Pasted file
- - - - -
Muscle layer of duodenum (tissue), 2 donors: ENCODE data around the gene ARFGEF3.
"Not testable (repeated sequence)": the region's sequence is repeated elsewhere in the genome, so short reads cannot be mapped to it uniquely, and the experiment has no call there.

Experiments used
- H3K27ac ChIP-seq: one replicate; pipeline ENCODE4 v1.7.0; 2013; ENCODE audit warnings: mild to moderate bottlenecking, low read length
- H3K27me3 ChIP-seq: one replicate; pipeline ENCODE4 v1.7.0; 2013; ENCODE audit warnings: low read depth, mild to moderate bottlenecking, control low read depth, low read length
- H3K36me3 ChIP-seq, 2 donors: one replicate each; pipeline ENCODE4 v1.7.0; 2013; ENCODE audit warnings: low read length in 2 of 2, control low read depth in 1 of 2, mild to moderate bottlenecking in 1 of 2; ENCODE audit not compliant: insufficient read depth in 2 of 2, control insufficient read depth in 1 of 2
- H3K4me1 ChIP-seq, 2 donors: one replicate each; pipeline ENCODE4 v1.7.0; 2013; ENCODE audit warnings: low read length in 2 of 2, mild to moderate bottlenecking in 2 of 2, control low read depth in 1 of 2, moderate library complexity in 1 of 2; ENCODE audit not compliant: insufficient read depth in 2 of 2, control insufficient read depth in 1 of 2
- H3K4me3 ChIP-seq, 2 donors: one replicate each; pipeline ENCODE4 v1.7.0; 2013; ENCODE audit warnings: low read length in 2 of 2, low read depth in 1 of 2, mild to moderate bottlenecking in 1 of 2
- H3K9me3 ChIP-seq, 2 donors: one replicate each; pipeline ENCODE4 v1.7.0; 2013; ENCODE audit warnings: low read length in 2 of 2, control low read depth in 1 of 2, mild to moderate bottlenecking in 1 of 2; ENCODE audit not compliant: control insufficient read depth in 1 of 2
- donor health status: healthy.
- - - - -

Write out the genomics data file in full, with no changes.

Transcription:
Muscle layer of duodenum (tissue), 2 donors: ENCODE data around the gene ARFGEF3.
"Not testable (repeated sequence)": the region's sequence is repeated elsewhere in the genome, so short reads cannot be mapped to it uniquely, and the experiment has no call there.

Experiments used
- H3K27ac ChIP-seq: one replicate; pipeline ENCODE4 v1.7.0; 2013; ENCODE audit warnings: mild to moderate bottlenecking, low read length
- H3K27me3 ChIP-seq: one replicate; pipeline ENCODE4 v1.7.0; 2013; ENCODE audit warnings: low read depth, mild to moderate bottlenecking, control low read depth, low read length
- H3K36me3 ChIP-seq, 2 donors: one replicate each; pipeline ENCODE4 v1.7.0; 2013; ENCODE audit warnings: low read length in 2 of 2, control low read depth in 1 of 2, mild to moderate bottlenecking in 1 of 2; ENCODE audit not compliant: insufficient read depth in 2 of 2, control insufficient read depth in 1 of 2
- H3K4me1 ChIP-seq, 2 donors: one replicate each; pipeline ENCODE4 v1.7.0; 2013; ENCODE audit warnings: low read length in 2 of 2, mild to moderate bottlenecking in 2 of 2, control low read depth in 1 of 2, moderate library complexity in 1 of 2; ENCODE audit not compliant: insufficient read depth in 2 of 2, control insufficient read depth in 1 of 2
- H3K4me3 ChIP-seq, 2 donors: one replicate each; pipeline ENCODE4 v1.7.0; 2013; ENCODE audit warnings: low read length in 2 of 2, low read depth in 1 of 2, mild to moderate bottlenecking in 1 of 2
- H3K9me3 ChIP-seq, 2 donors: one replicate each; pipeline ENCODE4 v1.7.0; 2013; ENCODE audit warnings: low read length in 2 of 2, control low read depth in 1 of 2, mild to moderate bottlenecking in 1 of 2; ENCODE audit not compliant: control insufficient read depth in 1 of 2
- donor health status: healthy.